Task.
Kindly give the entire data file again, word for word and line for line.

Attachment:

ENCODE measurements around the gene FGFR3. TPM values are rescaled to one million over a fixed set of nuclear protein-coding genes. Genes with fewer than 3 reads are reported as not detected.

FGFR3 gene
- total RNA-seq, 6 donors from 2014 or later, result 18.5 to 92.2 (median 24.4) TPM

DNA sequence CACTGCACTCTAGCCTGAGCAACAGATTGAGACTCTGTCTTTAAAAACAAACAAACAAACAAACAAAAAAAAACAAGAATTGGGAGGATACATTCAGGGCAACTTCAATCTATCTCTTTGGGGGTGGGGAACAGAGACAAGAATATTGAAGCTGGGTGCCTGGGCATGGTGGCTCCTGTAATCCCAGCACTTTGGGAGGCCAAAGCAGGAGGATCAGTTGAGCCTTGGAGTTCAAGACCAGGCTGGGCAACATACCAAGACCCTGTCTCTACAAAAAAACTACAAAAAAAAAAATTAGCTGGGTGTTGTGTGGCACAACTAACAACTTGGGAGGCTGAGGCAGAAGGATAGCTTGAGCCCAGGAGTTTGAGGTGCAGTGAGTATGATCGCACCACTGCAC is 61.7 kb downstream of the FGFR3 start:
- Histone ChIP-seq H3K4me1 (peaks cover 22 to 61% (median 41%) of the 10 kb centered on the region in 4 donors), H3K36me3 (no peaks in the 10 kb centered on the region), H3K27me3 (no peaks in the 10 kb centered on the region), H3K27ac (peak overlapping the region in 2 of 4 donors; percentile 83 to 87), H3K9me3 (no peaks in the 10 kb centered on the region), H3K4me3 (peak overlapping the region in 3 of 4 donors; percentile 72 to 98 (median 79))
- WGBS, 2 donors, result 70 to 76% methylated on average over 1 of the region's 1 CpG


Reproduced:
ENCODE measurements around the gene FGFR3. TPM values are rescaled to one million over a fixed set of nuclear protein-coding genes. Genes with fewer than 3 reads are reported as not detected.

FGFR3 gene
- total RNA-seq, 6 donors from 2014 or later, result 18.5 to 92.2 (median 24.4) TPM

DNA sequence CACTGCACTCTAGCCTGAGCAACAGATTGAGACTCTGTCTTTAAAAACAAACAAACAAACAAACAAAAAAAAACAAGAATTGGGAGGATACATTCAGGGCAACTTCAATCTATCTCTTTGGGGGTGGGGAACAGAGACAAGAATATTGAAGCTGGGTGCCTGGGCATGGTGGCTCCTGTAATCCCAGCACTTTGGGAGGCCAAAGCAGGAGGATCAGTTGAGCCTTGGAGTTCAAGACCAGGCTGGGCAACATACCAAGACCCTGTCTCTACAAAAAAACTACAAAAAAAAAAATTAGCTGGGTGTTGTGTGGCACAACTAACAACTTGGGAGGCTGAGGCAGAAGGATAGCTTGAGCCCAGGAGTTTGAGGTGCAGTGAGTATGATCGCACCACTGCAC is 61.7 kb downstream of the FGFR3 start:
- Histone ChIP-seq H3K4me1 (peaks cover 22 to 61% (median 41%) of the 10 kb centered on the region in 4 donors), H3K36me3 (no peaks in the 10 kb centered on the region), H3K27me3 (no peaks in the 10 kb centered on the region), H3K27ac (peak overlapping the region in 2 of 4 donors; percentile 83 to 87), H3K9me3 (no peaks in the 10 kb centered on the region), H3K4me3 (peak overlapping the region in 3 of 4 donors; percentile 72 to 98 (median 79))
- WGBS, 2 donors, result 70 to 76% methylated on average over 1 of the region's 1 CpG